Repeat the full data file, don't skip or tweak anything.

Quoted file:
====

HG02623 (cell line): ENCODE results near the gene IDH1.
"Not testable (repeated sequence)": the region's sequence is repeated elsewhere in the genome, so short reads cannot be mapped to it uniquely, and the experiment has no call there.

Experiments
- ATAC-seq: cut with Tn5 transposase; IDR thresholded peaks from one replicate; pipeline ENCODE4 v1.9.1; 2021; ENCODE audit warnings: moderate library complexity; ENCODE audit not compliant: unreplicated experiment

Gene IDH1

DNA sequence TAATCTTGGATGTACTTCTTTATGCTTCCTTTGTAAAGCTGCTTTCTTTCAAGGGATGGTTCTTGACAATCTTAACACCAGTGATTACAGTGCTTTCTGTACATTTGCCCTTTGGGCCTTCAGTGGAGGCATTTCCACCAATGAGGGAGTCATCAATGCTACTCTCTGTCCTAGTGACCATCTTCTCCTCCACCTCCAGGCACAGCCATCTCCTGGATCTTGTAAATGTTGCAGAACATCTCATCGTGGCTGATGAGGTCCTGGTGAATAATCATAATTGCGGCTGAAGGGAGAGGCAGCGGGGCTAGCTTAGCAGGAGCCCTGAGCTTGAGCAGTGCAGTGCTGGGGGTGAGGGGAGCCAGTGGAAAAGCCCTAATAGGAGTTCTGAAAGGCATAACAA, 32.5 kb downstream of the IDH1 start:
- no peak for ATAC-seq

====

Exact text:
HG02623 (cell line): ENCODE results near the gene IDH1.
"Not testable (repeated sequence)": the region's sequence is repeated elsewhere in the genome, so short reads cannot be mapped to it uniquely, and the experiment has no call there.

Experiments
- ATAC-seq: cut with Tn5 transposase; IDR thresholded peaks from one replicate; pipeline ENCODE4 v1.9.1; 2021; ENCODE audit warnings: moderate library complexity; ENCODE audit not compliant: unreplicated experiment

Gene IDH1

DNA sequence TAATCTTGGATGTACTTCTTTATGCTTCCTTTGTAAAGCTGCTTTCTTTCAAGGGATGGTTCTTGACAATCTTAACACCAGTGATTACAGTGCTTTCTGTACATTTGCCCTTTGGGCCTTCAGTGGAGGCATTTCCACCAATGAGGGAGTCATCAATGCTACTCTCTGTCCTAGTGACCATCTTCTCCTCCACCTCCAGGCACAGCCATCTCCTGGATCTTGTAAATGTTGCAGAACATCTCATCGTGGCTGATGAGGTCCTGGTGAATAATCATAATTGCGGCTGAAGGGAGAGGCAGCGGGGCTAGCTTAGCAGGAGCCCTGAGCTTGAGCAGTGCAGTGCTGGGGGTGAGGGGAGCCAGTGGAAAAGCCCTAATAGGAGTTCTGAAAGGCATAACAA, 32.5 kb downstream of the IDH1 start:
- no peak for ATAC-seq